Her solo debut 12 Stories was released to universal acclaim. Seemingly overnight, the writer behind hits like “Mama’s Broken Heart” and “Follow Your Arrow” was in the spotlight, a solo artist in her own right. Now, she’s returned with her sophomore effort Big Day in a Small Town, an album that puts a magnifying glass to small-town life and establishes Clark as compelling an artist as she is a songwriter. It’s something of a concept album, grounded in a strong sense of place and driven by a narrative arc that takes listeners on a journey that truly feels, as its title hints, big. If her debut album listened like a collection of short stories, this one is her first novel.
“I think every record I make – 12 Stories was this way and this one was this way – has a loose concept,” Clark explains. “When it comes time for me to make a record, having a concept in my head helps with the song selection. 12 Stories didn’t end up being a concept album, but it helped us make the songs all kind of make sense together. So I have several concepts in my head that I eventually want to be records. But Big Day in a Small Town was one. When we wrote the song ‘Big Day in a Small Town,’ I thought I want to write a record like this, where it could all take place in a small town.”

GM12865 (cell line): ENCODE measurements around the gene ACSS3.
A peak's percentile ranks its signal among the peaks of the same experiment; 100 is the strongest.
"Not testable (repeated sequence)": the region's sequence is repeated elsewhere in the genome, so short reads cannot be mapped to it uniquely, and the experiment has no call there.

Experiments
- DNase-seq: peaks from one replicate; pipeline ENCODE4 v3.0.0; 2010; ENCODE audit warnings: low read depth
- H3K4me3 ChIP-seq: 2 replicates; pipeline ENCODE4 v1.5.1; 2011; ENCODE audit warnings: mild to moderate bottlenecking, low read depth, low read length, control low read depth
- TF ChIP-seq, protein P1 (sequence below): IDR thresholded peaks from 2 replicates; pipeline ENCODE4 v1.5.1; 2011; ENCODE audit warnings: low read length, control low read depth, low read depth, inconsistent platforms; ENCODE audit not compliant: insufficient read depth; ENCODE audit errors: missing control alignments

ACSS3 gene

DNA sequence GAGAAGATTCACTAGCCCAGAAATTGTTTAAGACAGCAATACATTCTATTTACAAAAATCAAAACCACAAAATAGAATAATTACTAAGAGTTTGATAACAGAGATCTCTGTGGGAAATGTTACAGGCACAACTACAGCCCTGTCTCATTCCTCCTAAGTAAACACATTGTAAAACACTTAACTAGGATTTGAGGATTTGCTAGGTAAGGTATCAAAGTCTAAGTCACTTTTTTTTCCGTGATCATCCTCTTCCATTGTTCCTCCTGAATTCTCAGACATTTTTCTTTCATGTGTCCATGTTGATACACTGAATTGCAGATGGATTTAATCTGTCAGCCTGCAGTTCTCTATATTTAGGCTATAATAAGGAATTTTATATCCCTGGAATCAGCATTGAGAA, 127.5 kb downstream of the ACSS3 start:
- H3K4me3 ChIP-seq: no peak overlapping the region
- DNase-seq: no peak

Clark’s small town is full of characters, from the future daughter of a hometown heartbreaker (“Daughter”) to the homecoming queen (“Homecoming Queen”), but she was careful not to let her characters devolve into caricatures, balancing the album with more universal tunes that, while they could of course apply to her townsfolk, strike broader chords. “Jay Joyce, who produced the record, he was really great at saying, ‘I think that’s great, let’s do that, but let’s not keep it so on the nose. Let’s put some songs in there like ‘Love Can Go to Hell’ and ‘You Can Come Over,’ that could be anywhere,” she says. “I think that was a really smart thing, because I think you’d get a little bit tired if every song was Big Day in a Small Town.”